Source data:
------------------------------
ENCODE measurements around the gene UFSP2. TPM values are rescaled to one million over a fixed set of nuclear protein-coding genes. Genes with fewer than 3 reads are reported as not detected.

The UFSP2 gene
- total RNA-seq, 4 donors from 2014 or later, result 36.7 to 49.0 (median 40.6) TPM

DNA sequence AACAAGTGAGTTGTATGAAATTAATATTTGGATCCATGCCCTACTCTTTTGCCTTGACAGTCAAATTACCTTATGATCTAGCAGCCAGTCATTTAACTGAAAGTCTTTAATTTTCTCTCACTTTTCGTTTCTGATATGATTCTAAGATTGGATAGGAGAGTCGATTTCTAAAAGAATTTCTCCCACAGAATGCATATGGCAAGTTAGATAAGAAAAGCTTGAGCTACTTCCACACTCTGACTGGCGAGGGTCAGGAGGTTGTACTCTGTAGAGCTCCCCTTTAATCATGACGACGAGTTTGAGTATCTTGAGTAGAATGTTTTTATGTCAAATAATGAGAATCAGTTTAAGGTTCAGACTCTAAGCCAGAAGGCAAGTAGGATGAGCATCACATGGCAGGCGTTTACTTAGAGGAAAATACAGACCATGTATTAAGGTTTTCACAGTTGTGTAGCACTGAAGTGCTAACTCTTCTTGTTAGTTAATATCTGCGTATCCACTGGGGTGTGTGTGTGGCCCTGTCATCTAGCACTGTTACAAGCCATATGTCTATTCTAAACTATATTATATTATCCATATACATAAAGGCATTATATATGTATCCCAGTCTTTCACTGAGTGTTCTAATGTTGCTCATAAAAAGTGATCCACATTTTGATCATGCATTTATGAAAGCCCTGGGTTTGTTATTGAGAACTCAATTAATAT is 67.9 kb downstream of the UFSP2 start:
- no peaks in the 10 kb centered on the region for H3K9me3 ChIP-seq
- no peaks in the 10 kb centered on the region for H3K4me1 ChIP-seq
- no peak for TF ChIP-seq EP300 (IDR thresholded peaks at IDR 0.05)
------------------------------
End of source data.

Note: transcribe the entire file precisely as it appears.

ENCODE measurements around the gene UFSP2. TPM values are rescaled to one million over a fixed set of nuclear protein-coding genes. Genes with fewer than 3 reads are reported as not detected.

The UFSP2 gene
- total RNA-seq, 4 donors from 2014 or later, result 36.7 to 49.0 (median 40.6) TPM

DNA sequence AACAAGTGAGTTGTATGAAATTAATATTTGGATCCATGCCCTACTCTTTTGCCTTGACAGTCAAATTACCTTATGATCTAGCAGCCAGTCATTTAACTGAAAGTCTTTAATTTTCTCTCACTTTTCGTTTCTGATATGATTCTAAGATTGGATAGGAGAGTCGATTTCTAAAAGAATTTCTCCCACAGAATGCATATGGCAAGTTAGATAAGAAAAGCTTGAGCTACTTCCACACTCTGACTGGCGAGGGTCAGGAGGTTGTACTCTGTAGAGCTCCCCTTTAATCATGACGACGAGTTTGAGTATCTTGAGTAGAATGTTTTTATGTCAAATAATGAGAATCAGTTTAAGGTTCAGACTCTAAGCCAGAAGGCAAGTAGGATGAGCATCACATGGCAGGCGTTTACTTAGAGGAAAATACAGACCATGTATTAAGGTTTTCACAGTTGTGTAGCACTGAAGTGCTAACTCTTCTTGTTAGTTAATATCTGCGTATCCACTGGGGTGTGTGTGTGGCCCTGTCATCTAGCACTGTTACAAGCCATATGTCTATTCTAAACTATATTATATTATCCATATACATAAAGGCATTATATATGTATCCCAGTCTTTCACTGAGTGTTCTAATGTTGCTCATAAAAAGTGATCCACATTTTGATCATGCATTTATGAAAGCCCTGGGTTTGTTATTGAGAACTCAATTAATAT is 67.9 kb downstream of the UFSP2 start:
- no peaks in the 10 kb centered on the region for H3K9me3 ChIP-seq
- no peaks in the 10 kb centered on the region for H3K4me1 ChIP-seq
- no peak for TF ChIP-seq EP300 (IDR thresholded peaks at IDR 0.05)